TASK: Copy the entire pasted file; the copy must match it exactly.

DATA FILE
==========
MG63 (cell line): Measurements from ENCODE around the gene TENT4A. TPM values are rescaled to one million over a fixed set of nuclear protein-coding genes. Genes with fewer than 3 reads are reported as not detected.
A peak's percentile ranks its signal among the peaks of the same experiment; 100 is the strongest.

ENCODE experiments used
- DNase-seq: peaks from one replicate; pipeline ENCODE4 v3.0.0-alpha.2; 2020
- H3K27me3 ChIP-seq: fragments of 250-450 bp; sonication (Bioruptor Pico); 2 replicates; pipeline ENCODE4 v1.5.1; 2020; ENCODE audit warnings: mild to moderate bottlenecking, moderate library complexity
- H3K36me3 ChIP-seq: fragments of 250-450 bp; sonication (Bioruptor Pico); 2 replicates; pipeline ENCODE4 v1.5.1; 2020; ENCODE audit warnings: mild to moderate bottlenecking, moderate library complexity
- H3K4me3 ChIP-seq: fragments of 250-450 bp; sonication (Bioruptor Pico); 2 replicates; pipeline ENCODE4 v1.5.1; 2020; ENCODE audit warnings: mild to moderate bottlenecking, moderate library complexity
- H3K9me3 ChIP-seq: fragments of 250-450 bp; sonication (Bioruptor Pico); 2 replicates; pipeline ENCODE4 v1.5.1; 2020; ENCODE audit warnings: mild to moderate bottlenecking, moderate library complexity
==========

MG63 (cell line): Measurements from ENCODE around the gene TENT4A. TPM values are rescaled to one million over a fixed set of nuclear protein-coding genes. Genes with fewer than 3 reads are reported as not detected.
A peak's percentile ranks its signal among the peaks of the same experiment; 100 is the strongest.

ENCODE experiments used
- DNase-seq: peaks from one replicate; pipeline ENCODE4 v3.0.0-alpha.2; 2020
- H3K27me3 ChIP-seq: fragments of 250-450 bp; sonication (Bioruptor Pico); 2 replicates; pipeline ENCODE4 v1.5.1; 2020; ENCODE audit warnings: mild to moderate bottlenecking, moderate library complexity
- H3K36me3 ChIP-seq: fragments of 250-450 bp; sonication (Bioruptor Pico); 2 replicates; pipeline ENCODE4 v1.5.1; 2020; ENCODE audit warnings: mild to moderate bottlenecking, moderate library complexity
- H3K4me3 ChIP-seq: fragments of 250-450 bp; sonication (Bioruptor Pico); 2 replicates; pipeline ENCODE4 v1.5.1; 2020; ENCODE audit warnings: mild to moderate bottlenecking, moderate library complexity
- H3K9me3 ChIP-seq: fragments of 250-450 bp; sonication (Bioruptor Pico); 2 replicates; pipeline ENCODE4 v1.5.1; 2020; ENCODE audit warnings: mild to moderate bottlenecking, moderate library complexity